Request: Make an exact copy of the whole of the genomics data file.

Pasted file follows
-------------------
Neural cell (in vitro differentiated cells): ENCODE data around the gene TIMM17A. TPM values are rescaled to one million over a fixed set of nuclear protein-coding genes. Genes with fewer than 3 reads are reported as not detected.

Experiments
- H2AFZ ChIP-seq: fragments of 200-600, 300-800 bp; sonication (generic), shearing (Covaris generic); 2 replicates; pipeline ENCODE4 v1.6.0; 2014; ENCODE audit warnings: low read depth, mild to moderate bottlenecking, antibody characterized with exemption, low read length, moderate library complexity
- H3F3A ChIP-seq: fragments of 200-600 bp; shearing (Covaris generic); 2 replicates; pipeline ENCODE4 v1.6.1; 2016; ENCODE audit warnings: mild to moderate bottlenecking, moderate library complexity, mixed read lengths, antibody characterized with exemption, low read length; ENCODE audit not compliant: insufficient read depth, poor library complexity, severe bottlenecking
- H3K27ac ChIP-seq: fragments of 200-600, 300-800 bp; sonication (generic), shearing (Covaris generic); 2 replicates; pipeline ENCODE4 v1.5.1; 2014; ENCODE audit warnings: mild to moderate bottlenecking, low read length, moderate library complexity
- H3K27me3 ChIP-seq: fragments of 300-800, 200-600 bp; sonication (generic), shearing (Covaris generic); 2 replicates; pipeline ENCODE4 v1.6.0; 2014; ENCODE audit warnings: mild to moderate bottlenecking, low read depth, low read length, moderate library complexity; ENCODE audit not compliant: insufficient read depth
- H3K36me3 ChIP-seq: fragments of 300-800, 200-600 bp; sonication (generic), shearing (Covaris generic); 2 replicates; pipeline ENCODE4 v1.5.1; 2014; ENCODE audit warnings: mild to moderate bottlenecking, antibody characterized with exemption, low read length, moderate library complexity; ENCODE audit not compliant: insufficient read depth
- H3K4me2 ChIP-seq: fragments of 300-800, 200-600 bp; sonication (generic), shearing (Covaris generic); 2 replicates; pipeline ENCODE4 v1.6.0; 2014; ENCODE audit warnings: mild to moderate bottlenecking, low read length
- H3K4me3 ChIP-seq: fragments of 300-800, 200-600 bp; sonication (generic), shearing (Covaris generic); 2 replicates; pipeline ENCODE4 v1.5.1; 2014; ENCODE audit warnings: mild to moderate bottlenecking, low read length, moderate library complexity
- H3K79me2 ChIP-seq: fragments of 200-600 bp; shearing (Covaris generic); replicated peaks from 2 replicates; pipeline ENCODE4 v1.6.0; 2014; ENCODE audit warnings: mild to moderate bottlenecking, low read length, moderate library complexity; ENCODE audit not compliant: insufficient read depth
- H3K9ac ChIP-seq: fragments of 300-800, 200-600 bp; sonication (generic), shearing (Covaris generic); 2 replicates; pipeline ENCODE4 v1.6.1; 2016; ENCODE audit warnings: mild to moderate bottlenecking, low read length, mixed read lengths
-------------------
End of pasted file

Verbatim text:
Neural cell (in vitro differentiated cells): ENCODE data around the gene TIMM17A. TPM values are rescaled to one million over a fixed set of nuclear protein-coding genes. Genes with fewer than 3 reads are reported as not detected.

Experiments
- H2AFZ ChIP-seq: fragments of 200-600, 300-800 bp; sonication (generic), shearing (Covaris generic); 2 replicates; pipeline ENCODE4 v1.6.0; 2014; ENCODE audit warnings: low read depth, mild to moderate bottlenecking, antibody characterized with exemption, low read length, moderate library complexity
- H3F3A ChIP-seq: fragments of 200-600 bp; shearing (Covaris generic); 2 replicates; pipeline ENCODE4 v1.6.1; 2016; ENCODE audit warnings: mild to moderate bottlenecking, moderate library complexity, mixed read lengths, antibody characterized with exemption, low read length; ENCODE audit not compliant: insufficient read depth, poor library complexity, severe bottlenecking
- H3K27ac ChIP-seq: fragments of 200-600, 300-800 bp; sonication (generic), shearing (Covaris generic); 2 replicates; pipeline ENCODE4 v1.5.1; 2014; ENCODE audit warnings: mild to moderate bottlenecking, low read length, moderate library complexity
- H3K27me3 ChIP-seq: fragments of 300-800, 200-600 bp; sonication (generic), shearing (Covaris generic); 2 replicates; pipeline ENCODE4 v1.6.0; 2014; ENCODE audit warnings: mild to moderate bottlenecking, low read depth, low read length, moderate library complexity; ENCODE audit not compliant: insufficient read depth
- H3K36me3 ChIP-seq: fragments of 300-800, 200-600 bp; sonication (generic), shearing (Covaris generic); 2 replicates; pipeline ENCODE4 v1.5.1; 2014; ENCODE audit warnings: mild to moderate bottlenecking, antibody characterized with exemption, low read length, moderate library complexity; ENCODE audit not compliant: insufficient read depth
- H3K4me2 ChIP-seq: fragments of 300-800, 200-600 bp; sonication (generic), shearing (Covaris generic); 2 replicates; pipeline ENCODE4 v1.6.0; 2014; ENCODE audit warnings: mild to moderate bottlenecking, low read length
- H3K4me3 ChIP-seq: fragments of 300-800, 200-600 bp; sonication (generic), shearing (Covaris generic); 2 replicates; pipeline ENCODE4 v1.5.1; 2014; ENCODE audit warnings: mild to moderate bottlenecking, low read length, moderate library complexity
- H3K79me2 ChIP-seq: fragments of 200-600 bp; shearing (Covaris generic); replicated peaks from 2 replicates; pipeline ENCODE4 v1.6.0; 2014; ENCODE audit warnings: mild to moderate bottlenecking, low read length, moderate library complexity; ENCODE audit not compliant: insufficient read depth
- H3K9ac ChIP-seq: fragments of 300-800, 200-600 bp; sonication (generic), shearing (Covaris generic); 2 replicates; pipeline ENCODE4 v1.6.1; 2016; ENCODE audit warnings: mild to moderate bottlenecking, low read length, mixed read lengths